Louis Boguchwal ’12 and Dan Kamenetsky ’11 presented posters detailing the results of research they conducted last summer, at the Joint Mathematics Meetings (JMM) held Jan. 6-9, in New Orleans.
Boguchwal’s poster titled “Predator Prey Network Optimization” described methods of finding the best paths along a network, or set of multiple paths from one start place to one finish place, using differential equations. In his research, Boguchwal used migrating animal populations in a predator/prey setting as the context and developed a procedure to determine the path that would maximize the predator population by the end of the migration.
Kamenetsky’s poster, “Bilinear Programming and Protein Structure Alignment,” presented the results research conducted during an eight-week Research Experience for Undergraduates (REU) program at Rose-Hulman Institute of Technology. He worked with students Noah Levine of Haverford College, who co-presented the poster, and Jon Cain of the University of Arizona to address problems related to mapping data about protein structure alignment. The alignment data is used to help determine the biological function of a protein by comparing it with proteins whose functions are known.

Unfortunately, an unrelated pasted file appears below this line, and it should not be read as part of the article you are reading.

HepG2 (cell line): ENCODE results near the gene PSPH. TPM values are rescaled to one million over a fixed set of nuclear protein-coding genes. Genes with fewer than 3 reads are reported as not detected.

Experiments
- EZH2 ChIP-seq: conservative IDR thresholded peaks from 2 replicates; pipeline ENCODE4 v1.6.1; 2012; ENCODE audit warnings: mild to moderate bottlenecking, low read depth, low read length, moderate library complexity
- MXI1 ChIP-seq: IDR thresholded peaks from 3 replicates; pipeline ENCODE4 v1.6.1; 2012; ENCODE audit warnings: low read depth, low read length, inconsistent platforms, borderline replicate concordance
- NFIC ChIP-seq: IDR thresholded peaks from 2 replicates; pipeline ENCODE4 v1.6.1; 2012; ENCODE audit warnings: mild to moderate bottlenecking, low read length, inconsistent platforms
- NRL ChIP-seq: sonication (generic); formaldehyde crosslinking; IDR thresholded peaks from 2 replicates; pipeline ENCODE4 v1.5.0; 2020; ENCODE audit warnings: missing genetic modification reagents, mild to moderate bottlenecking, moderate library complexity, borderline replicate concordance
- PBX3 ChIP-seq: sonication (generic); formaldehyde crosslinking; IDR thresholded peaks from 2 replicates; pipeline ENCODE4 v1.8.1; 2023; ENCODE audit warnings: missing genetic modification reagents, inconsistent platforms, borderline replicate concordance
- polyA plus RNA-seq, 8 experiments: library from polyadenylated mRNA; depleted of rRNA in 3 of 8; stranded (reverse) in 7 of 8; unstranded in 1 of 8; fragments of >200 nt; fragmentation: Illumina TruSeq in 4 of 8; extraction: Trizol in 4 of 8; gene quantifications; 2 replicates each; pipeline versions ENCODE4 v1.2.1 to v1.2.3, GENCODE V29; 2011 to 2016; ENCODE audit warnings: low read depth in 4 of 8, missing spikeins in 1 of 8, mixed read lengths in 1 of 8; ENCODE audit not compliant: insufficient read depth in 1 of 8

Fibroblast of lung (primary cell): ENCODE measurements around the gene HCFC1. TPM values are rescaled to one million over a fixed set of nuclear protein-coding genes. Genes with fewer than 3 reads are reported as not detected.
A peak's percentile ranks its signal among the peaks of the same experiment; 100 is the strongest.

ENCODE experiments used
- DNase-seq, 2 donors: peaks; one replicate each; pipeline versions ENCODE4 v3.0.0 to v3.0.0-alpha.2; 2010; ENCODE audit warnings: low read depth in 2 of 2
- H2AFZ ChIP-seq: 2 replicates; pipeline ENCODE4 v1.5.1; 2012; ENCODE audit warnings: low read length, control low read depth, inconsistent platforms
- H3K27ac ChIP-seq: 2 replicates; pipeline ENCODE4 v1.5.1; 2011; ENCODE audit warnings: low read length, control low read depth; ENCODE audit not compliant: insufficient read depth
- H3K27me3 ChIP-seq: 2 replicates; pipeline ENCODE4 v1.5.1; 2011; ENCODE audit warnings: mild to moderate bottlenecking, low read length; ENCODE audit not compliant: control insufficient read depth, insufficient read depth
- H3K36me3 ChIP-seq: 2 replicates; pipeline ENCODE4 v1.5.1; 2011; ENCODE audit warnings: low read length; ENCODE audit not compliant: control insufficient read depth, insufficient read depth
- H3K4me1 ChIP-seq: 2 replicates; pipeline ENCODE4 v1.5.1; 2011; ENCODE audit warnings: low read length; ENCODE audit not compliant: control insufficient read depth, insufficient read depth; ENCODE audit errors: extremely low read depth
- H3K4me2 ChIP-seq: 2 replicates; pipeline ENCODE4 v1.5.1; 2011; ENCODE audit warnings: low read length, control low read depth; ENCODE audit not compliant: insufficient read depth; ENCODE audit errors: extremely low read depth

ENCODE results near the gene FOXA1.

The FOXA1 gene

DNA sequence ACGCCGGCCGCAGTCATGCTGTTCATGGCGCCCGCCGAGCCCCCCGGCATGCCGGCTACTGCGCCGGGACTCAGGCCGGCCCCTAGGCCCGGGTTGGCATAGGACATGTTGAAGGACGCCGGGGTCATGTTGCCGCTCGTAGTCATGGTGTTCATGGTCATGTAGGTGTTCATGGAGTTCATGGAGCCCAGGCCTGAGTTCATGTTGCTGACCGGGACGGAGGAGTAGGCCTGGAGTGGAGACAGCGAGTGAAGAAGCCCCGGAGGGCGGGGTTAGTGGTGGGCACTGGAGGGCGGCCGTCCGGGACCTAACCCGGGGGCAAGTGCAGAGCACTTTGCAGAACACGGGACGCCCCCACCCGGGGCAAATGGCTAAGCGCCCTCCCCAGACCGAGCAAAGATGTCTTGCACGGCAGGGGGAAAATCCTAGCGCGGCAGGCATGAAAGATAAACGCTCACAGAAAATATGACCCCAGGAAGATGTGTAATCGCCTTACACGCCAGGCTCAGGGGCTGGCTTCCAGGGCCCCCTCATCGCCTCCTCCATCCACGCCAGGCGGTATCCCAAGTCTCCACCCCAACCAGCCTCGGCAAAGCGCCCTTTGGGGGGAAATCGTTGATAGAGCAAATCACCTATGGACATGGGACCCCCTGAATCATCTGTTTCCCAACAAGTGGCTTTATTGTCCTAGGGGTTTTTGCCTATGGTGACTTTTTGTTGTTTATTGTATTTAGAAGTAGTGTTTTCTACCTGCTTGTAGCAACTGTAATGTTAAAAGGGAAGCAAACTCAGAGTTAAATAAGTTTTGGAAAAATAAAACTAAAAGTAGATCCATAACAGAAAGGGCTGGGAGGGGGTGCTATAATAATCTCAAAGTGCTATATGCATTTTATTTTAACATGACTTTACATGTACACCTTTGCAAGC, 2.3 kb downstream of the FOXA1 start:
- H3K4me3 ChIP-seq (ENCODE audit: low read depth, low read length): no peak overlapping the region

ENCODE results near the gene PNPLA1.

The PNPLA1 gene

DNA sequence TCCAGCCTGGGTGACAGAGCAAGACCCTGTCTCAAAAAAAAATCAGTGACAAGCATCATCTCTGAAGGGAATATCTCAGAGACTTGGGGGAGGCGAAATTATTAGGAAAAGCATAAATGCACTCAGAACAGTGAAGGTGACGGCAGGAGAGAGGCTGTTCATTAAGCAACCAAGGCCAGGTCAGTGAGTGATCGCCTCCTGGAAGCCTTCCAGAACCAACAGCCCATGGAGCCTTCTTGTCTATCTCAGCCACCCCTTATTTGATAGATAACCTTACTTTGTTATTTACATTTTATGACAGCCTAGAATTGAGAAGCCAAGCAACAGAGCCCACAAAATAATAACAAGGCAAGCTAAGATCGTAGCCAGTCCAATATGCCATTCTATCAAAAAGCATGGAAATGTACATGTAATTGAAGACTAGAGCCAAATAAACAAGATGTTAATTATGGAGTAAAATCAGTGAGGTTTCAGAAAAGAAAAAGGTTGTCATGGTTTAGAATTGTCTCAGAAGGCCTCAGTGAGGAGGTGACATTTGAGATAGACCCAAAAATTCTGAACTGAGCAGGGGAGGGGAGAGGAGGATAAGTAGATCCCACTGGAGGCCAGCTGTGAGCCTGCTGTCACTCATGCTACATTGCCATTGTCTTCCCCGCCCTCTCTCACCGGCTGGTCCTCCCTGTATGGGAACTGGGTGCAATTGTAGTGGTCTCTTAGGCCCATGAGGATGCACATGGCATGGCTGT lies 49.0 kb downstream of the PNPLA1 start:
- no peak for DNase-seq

The annual meetings of the Mathematical Association of America (MAA) and the American Mathematical Society (AMS) make up the Joint Mathematics Meetings. According to the JMM website it is the largest annual mathematics meeting in the world. The meeting features student and faculty presentations, courses led by leaders in the field of mathematics and exhibitions by professional organizations, publishers and vendors.